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Deity of Christ: Divine Life and Doctrine

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Jesus—Rose of Sharon

by  Kyle Butt, M.A.

The song leader stands before the congregation and announces the number of the next hymn he wants the audience to sing. As you turn the pages, you quickly realize that the song is a familiar old favorite—“Jesus, Rose of Sharon.” But if you are anything like most of the people who sing this song, you probably do not know what the term “rose of Sharon” means. So, what does it mean?

This may come as something of a shock, but the term is used only once in the entire Bible, and in that instance it does not refer to Jesus. In Song of Solomon 2:1, Solomon’s beloved Shulamite bride referred to herself as the “rose of Sharon.” From her description, we can conclude that it is a complimentary term intended to express a certain beauty that the people of Solomon’s day would have recognized.

The word “Sharon” (sometimes spelled Saron) means a level place or plain. The Bible uses the term to describe one of the largest valley plains in all of Palestine. The term is found in numerous verses, including Acts 9:35, 1 Chronicles 5:16, and 1 Chronicles 27:29. If you were to examine a map of Palestine (the maps in the backs of most Bibles should suffice), you could locate this valley by finding the city of Joppa on the coast of the Mediterranean Sea. Joppa, and the Aijalon section to its southwest, were the approximate southern borders of the valley. It extended west from the Mediterranean Sea for about 10-15 miles, and north for about 30 miles. Topographical maps distinctly show this region to be a low valley bordered by higher mountains.

From all indications, the Sharon valley was a wild, fertile plain that was the home to a host of beautiful flowers. Isaiah 35:2 lists Sharon in a context discussing blooming vegetation, and describes the valley as “excellent” (NKJV). Sharon was renowned for its majesty and beauty. But what about its “rose”?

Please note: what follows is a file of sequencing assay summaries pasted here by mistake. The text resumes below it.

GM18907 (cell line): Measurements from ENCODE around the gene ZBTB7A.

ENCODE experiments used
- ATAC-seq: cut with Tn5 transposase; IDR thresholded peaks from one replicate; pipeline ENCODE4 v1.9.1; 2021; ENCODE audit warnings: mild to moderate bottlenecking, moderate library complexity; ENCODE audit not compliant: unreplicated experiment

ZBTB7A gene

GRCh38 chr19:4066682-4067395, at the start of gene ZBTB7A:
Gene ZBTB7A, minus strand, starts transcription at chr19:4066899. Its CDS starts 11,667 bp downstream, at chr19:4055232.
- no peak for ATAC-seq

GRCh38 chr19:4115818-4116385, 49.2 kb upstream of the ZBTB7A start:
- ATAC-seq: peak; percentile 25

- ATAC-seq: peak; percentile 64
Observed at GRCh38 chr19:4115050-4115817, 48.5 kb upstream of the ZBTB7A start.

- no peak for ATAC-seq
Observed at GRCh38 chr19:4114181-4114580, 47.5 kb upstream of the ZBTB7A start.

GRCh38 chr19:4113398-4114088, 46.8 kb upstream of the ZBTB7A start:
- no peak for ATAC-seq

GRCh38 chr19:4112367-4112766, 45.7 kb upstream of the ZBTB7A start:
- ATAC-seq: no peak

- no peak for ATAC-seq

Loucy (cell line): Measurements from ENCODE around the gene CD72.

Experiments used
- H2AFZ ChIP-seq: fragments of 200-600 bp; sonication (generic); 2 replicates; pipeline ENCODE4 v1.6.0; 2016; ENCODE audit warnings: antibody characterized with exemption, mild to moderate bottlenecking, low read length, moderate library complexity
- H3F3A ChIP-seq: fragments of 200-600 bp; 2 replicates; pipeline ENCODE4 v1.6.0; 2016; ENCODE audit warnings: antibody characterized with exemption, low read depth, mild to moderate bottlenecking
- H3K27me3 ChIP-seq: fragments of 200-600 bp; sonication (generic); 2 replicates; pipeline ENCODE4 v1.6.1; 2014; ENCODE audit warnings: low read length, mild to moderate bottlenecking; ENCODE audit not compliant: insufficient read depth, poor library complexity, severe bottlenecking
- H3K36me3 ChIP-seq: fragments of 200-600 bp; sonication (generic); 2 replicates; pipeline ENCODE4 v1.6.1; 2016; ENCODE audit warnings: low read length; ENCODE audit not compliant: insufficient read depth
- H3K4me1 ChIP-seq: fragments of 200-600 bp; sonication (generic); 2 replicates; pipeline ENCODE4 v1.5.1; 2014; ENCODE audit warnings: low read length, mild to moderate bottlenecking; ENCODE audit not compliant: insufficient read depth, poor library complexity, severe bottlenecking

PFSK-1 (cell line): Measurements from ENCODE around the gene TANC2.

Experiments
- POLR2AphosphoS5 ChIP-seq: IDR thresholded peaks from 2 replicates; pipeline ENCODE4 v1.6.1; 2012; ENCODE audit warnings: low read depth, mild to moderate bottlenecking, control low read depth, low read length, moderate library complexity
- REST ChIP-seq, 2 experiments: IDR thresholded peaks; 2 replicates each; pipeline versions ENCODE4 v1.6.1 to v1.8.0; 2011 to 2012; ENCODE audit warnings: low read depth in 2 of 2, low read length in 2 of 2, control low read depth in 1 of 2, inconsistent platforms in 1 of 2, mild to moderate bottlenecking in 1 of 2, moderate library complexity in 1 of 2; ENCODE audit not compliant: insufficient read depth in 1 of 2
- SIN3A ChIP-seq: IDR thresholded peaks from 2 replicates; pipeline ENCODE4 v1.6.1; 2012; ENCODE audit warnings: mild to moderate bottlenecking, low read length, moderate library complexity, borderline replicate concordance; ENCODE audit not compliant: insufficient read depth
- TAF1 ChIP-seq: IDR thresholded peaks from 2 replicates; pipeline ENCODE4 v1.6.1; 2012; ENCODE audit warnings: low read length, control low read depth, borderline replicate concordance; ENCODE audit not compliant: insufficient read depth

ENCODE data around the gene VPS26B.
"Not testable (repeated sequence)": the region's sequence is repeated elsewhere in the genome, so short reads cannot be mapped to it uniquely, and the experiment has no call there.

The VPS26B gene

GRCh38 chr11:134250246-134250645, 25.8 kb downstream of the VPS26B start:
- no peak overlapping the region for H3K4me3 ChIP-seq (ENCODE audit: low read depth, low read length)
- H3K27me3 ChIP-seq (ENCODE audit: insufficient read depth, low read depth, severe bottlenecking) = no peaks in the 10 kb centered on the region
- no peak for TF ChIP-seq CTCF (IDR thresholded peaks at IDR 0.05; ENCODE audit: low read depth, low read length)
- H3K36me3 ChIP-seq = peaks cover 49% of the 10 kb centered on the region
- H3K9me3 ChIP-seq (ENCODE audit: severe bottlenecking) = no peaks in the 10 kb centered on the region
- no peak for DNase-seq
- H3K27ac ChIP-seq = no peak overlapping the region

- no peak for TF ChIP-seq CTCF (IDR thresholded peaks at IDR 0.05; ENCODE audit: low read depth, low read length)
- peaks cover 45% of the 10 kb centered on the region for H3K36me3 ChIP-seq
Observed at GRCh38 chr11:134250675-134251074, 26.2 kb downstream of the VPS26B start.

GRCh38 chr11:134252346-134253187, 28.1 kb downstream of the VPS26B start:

A true rose, like the one sweethearts exchange on Valentine’s Day, probably is not a good candidate for the flower described as the “rose of Sharon,” the primary reason being that these flowers are uncommon in Palestine. In fact, although no one can say for certain which flower is the actual “rose of Sharon,” many scholars think the best guess is the cistus or rock-rose. The cistus blooms in various parts of Palestine, and is well known for its soothing aroma and pain-relieving qualities.

When and why the title “Rose of Sharon” was given to Jesus is rather vague. But at least two reasons as to why it might have been assigned to our Lord seem fairly clear. First, Jesus Christ is the pinnacle of beauty and splendor. Of course, His earthly body could not boast of such attributes (Isaiah 53:2), but His spiritual beauty and majesty remain unsurpassed by any created being in Heaven or on Earth (2 Peter 1:16). Second, Christ’s healing powers and pain-relieving actions find a definite point of comparison with those of the rock-rose. Is it any wonder that the “Great Physician,” Who came to heal those who were physically ill as well as those who were spiritually sick, should be given the name of a flower known for its sweet aroma and soothing medicinal qualities?

Although the Holy Spirit never chose to inspire the Bible writers to refer to Jesus as the “Rose of Sharon,” it nevertheless is a name we can employ to speak of the majesty, beauty, and healing power of our Lord.




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